Morphological changes in trout hepatocytes exposed to acetaminophen
Isolated trout hepatocytes prepared by collagenase digestion were maintained in primary culture in chemically defined, serum-free medium for 3-5 days to evaluate the influence of various agents on cell-cell interactions. Isolated cells were plated onto plastic culture plates coated with trout skin extracts. Greater than 80% of the lactate dehydrogenase activity (LDH) and DNA content of the cells was retained for 3 days, indicating good cell viability. After 24 h, the cells aggregate into clumps which increase in size over several days to include several hundred cells, four to ten cells deep on the surface of the plate. Microscopic evaluation suggests these aggregates reflect normal cell-cell interactions. Adjacent hepatocytes appear to share junctional complexes and form canaliculi. Cells ultrastructurally identical to biliary epithelial cells form apparent ductule complexes. Acetaminophen (2-10mm) interferes with cell-cell aggregation. Treated hepatocytes remain rounded and mitochondria distribution is altered, occupying only the central region of the cells. Acetaminophen has little influence on LDH or DNA content, suggesting a sensitive and specific action of the drug on cell-cell interactions. © 1990.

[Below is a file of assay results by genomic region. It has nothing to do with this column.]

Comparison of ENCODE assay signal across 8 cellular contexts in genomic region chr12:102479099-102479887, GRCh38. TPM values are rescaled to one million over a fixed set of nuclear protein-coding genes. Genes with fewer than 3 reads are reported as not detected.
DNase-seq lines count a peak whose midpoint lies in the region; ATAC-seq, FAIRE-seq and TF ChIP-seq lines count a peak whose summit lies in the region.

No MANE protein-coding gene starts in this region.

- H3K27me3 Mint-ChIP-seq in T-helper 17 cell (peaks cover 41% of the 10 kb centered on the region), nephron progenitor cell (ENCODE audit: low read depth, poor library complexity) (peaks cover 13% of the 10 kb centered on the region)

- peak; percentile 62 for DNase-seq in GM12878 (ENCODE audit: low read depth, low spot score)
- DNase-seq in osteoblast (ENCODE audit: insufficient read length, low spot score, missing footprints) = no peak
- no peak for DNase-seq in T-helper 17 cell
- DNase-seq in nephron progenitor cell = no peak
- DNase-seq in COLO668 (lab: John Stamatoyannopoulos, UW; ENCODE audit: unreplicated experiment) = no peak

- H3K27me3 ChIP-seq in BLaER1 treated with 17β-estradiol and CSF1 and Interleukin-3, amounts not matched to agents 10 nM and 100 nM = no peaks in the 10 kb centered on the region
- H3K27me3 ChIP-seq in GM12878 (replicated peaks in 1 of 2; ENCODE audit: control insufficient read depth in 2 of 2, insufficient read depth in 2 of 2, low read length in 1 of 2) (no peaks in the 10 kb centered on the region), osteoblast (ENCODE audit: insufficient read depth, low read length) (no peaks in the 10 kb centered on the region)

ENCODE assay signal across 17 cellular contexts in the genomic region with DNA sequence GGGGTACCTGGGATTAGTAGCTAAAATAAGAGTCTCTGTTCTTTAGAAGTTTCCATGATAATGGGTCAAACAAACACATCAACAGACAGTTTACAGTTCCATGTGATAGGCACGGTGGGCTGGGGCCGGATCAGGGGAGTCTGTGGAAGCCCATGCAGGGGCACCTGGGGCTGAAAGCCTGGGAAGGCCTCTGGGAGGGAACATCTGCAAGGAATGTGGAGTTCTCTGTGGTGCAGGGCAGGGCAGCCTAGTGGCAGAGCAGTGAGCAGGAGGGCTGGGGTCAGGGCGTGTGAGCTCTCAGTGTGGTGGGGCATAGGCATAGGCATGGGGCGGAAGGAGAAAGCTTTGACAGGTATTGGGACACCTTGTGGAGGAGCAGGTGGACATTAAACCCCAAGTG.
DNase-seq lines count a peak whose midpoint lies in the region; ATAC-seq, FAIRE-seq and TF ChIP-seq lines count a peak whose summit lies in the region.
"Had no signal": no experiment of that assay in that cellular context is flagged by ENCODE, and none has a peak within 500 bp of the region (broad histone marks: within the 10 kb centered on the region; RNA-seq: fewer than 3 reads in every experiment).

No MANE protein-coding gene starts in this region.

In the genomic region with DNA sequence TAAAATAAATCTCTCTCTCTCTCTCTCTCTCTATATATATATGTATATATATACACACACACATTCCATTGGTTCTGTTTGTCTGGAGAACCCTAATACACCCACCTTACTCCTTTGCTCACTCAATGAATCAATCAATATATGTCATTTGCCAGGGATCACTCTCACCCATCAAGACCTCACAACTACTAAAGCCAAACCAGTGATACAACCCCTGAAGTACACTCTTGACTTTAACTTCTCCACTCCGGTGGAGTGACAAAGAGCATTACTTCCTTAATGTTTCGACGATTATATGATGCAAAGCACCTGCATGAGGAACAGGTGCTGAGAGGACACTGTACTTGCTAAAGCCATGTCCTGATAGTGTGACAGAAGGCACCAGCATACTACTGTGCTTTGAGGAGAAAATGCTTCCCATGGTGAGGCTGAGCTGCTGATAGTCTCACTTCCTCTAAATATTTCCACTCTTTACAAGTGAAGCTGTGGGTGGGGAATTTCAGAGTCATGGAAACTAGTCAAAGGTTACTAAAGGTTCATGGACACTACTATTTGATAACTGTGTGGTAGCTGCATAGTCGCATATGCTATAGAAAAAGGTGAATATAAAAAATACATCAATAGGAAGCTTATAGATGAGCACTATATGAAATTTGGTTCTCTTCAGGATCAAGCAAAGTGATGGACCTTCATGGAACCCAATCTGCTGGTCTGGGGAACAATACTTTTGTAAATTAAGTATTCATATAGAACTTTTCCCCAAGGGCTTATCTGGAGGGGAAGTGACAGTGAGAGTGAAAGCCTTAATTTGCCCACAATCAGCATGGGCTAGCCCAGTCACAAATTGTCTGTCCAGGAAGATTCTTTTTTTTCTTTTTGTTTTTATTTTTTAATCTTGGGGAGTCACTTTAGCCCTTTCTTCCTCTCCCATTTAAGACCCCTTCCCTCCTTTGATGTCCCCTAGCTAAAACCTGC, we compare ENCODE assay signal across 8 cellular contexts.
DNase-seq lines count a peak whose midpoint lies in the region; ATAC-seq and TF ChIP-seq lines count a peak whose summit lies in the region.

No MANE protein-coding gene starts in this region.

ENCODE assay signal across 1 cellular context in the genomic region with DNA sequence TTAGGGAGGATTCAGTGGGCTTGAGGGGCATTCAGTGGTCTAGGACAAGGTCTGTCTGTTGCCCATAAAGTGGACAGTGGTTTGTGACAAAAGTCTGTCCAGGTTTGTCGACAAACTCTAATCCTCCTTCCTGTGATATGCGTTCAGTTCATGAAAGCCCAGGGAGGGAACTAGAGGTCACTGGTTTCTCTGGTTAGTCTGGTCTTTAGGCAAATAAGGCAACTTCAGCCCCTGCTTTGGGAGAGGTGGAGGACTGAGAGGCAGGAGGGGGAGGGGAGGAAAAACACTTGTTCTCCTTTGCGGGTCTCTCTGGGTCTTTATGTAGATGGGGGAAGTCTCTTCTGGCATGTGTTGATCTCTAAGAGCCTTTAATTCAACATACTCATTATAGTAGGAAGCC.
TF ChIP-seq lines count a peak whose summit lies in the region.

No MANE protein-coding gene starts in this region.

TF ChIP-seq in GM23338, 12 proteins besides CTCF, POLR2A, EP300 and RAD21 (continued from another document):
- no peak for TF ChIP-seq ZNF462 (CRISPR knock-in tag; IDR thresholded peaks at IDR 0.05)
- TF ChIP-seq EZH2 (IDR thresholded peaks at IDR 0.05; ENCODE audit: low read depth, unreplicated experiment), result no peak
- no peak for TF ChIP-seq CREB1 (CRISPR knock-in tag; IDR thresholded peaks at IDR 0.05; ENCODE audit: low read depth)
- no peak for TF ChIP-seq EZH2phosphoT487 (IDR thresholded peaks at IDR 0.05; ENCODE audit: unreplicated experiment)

Blair, JB; Hinton, DE; Miller, MR
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